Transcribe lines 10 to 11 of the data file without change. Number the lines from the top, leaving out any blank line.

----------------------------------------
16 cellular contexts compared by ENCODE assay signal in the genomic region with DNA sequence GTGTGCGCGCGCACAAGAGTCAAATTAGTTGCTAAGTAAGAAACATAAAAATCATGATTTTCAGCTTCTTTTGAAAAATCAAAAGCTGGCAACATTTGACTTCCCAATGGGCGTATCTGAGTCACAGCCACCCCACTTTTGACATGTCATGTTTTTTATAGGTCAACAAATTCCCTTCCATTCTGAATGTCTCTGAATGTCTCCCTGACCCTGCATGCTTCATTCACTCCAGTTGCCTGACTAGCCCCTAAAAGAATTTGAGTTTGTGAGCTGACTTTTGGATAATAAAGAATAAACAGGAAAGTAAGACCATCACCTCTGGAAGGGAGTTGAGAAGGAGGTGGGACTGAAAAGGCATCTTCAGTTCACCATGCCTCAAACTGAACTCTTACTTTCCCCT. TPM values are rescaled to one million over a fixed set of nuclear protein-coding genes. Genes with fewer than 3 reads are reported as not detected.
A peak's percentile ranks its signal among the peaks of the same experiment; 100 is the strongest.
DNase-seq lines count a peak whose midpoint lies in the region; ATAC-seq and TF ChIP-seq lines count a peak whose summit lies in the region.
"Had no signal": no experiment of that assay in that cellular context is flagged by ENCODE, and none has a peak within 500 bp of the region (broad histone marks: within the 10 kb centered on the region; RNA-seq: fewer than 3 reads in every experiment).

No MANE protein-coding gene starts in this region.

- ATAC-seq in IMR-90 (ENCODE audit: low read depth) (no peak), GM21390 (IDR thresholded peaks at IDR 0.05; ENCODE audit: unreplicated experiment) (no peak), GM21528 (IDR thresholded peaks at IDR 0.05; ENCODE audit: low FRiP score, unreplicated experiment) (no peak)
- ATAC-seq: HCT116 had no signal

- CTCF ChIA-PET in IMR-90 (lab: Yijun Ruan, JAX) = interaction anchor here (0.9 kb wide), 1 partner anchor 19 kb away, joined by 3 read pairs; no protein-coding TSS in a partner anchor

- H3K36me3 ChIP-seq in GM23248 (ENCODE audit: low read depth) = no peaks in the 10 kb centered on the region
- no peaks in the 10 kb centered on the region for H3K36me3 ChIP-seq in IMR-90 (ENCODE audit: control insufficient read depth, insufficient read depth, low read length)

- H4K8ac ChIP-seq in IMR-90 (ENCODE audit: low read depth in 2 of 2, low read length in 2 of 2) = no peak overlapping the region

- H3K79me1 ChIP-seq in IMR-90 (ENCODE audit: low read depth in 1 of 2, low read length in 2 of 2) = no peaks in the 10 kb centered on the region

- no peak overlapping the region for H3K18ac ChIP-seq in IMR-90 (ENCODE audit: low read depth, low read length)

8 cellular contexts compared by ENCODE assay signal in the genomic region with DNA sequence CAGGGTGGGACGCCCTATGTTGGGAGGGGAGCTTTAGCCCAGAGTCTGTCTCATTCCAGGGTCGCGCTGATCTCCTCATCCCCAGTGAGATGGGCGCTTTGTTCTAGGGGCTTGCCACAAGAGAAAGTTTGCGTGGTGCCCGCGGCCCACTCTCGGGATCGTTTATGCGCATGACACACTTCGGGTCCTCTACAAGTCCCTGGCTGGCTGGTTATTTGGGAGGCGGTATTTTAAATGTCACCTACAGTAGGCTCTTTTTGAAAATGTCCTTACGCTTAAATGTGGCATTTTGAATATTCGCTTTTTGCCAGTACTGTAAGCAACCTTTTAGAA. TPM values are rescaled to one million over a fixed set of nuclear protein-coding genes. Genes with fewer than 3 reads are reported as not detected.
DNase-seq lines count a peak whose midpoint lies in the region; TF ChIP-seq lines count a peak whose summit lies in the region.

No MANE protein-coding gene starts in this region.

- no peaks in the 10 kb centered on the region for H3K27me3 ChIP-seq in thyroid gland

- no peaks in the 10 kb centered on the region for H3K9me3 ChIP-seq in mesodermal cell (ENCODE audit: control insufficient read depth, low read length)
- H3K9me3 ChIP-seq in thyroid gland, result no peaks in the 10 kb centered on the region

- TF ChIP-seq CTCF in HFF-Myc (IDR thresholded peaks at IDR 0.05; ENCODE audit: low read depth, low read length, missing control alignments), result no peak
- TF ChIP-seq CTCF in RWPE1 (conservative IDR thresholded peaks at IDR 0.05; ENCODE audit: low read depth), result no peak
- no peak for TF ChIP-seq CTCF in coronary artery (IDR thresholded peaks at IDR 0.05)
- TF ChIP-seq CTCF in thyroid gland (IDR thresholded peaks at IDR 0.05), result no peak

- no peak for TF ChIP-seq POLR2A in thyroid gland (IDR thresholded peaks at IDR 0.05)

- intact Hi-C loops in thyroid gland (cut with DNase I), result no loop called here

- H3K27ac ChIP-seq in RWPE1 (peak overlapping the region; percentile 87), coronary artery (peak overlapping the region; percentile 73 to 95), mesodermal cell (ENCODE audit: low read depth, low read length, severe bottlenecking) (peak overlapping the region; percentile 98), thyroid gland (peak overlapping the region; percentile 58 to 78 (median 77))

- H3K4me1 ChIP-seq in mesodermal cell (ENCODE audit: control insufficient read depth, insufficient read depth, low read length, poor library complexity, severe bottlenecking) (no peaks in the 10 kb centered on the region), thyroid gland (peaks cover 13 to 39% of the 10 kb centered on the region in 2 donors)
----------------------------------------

- no peaks in the 10 kb centered on the region for H3K36me3 ChIP-seq in IMR-90 (ENCODE audit: control insufficient read depth, insufficient read depth, low read length)

- H4K8ac ChIP-seq in IMR-90 (ENCODE audit: low read depth in 2 of 2, low read length in 2 of 2) = no peak overlapping the region